Amy Robinson

EyeWire, MIT, Founder, TEDx Global Music Project
Cambridge, MA, United States

About Amy

Bio

Amy runs EyeWire, a game to map the brain at MIT. EyeWire is played by over 100,000 gamers and allows anyone with an internet connetion to help discover how the mind makes you who you are.

Amy founded and curates the TEDx Global Music Project, an initiative that collects, remasters and shares the best live music from TEDx events around the world. She curates TEDxMIT and formerly TEDxHuntsville. Amy is a partner and creative director of HealthSterling where she scales crowd-sourced Healthy City programs.

When employing her neural networks outside of a professional setting, Amy is ambidextrous and the first person to give an autotuned presentation at a TED Conference. She likes a sciences, strong breezes, exploration and information visualizations.

TED Conferences

TED2015, TED2014, TEDActive 2013, TEDActive 2012, TEDActive 2011, TEDGlobal 2010

Areas of Expertise

Water quality, Health, Crowd Sourcing

An idea worth spreading

We social creatures must share inspiration to excel at innovation. The way we approach the world determines what we can make of it. If we look at obstacles, such as war or space travel, as opportunities to create solutions, we advance not only our own capacity to catalyze a positive change in the world, but the starting point of future endeavors. Cheers.

I'm passionate about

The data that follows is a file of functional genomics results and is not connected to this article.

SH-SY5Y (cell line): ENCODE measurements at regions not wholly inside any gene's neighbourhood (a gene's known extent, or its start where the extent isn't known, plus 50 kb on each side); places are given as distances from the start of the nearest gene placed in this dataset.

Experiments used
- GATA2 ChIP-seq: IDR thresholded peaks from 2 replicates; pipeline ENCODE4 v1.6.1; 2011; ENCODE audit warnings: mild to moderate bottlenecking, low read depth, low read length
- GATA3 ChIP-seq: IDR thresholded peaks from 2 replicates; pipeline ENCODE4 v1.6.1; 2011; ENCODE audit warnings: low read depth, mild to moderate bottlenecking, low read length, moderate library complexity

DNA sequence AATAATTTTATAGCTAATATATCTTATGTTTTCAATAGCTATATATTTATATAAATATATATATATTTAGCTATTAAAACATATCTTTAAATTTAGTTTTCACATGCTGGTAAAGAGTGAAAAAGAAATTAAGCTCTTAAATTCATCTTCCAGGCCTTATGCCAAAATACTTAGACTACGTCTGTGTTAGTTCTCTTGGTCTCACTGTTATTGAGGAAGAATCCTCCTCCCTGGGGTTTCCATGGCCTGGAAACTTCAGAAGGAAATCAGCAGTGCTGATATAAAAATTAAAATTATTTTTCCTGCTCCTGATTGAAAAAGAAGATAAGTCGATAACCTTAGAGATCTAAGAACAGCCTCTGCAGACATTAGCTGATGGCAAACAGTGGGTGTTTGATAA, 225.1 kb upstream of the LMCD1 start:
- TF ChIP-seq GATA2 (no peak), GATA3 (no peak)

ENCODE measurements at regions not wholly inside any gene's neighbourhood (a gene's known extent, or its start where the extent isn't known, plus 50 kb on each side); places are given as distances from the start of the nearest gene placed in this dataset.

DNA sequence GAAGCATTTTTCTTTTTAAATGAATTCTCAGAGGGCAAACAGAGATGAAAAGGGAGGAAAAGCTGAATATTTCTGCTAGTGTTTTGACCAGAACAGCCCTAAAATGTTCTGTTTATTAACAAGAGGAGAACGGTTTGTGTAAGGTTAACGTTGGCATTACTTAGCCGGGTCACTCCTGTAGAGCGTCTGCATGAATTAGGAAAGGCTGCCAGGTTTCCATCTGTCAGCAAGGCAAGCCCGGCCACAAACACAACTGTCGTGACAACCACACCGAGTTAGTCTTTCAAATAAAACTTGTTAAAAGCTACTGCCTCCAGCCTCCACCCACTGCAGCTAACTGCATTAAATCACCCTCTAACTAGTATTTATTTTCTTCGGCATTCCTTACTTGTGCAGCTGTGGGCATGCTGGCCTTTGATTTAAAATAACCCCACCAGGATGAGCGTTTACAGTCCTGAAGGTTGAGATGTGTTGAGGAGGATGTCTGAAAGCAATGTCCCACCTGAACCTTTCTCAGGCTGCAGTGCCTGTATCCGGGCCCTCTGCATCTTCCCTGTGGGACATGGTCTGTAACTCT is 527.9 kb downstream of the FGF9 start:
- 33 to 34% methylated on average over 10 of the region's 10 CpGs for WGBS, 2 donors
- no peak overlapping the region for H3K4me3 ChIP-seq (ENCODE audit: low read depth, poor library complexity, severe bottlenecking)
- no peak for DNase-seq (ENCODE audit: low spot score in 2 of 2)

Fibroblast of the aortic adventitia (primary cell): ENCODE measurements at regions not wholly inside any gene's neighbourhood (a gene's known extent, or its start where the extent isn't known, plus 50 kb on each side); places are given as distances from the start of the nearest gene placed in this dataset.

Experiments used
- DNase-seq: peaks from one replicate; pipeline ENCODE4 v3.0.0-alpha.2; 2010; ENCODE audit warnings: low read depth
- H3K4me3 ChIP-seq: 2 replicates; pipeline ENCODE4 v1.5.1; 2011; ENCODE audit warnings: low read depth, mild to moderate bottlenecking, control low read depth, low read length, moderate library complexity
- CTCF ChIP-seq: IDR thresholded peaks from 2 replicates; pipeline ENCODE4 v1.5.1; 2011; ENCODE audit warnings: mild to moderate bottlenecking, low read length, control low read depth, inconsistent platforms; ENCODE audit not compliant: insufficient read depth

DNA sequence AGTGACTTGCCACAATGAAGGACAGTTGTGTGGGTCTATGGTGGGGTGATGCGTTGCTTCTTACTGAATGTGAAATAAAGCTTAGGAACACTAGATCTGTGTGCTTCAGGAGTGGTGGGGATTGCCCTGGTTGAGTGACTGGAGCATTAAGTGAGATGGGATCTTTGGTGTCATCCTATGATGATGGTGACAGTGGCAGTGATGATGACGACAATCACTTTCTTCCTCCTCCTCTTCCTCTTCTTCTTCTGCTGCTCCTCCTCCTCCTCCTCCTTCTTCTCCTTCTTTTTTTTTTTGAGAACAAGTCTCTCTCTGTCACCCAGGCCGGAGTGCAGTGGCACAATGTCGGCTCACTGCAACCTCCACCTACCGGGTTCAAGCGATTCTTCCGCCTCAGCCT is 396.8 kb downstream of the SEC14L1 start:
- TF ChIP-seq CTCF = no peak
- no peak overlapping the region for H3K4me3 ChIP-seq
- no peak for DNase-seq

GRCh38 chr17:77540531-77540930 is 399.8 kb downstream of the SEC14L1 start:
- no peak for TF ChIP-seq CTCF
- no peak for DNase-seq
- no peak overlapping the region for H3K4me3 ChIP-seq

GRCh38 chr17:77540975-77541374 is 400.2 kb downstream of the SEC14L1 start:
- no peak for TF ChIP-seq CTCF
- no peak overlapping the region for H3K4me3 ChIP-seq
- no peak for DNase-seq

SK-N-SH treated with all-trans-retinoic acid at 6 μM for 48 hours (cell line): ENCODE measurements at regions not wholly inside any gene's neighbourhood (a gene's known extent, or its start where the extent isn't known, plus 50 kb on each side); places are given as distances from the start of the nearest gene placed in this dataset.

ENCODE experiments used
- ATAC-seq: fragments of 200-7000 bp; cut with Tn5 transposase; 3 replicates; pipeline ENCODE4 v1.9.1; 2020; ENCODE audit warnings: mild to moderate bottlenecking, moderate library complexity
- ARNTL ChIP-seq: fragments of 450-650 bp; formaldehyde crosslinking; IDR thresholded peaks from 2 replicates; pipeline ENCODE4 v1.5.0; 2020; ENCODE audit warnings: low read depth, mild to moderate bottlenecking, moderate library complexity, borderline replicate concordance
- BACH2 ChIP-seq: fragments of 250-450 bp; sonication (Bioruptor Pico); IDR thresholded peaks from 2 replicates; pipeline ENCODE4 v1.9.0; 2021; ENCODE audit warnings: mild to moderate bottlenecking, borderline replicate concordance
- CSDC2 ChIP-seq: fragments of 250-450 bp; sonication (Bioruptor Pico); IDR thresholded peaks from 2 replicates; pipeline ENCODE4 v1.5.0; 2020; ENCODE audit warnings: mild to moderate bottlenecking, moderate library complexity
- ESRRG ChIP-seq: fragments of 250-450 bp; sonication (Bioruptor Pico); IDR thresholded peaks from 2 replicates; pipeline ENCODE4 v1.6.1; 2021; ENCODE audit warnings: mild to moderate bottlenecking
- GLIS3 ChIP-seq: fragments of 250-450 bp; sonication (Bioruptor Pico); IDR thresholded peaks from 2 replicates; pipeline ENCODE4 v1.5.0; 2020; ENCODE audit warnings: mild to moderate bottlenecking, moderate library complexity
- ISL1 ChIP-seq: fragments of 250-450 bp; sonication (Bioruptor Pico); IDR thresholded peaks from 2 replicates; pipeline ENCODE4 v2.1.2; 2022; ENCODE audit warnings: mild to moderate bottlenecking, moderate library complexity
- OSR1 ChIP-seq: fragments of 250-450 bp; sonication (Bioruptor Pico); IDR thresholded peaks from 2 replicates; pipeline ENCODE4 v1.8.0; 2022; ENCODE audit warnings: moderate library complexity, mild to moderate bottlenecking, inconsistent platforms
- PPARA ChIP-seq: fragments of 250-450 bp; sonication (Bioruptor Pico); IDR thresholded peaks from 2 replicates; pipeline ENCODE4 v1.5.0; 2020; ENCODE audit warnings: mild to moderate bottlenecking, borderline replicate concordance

rhetoric, history, world travel, reading, writing, being outdoors, posture, algorithms, dancing, adrenaline, gardening, laughter, symmetry

Talk to me about

Natural Capital, Ideas and Opinions, Eurekas. Complex systems, ecology, neurology, living with passion.

People don't know I'm good at

I am ambidextrous.

Favorite talks

Comments & conversations

68224
Amy Robinson
Posted over 1 year ago
How might gaming and crowd-sourcing change the future of science?
Great comment! FoldIt has an interesting case study here -- they compared their players to software called Rosetta, the best in the world at folding proteins. While initially the software was better, the humans surged ahead when it came to taking shirt tern risks in anticiaption of longer term gains. Meaning that humans would put a protein in a higher energy state (an outcome you do not want) in order to play it into a lower one. Human strategies win in part because they include experimentation and risk taking that the computer is simply not capable of doing.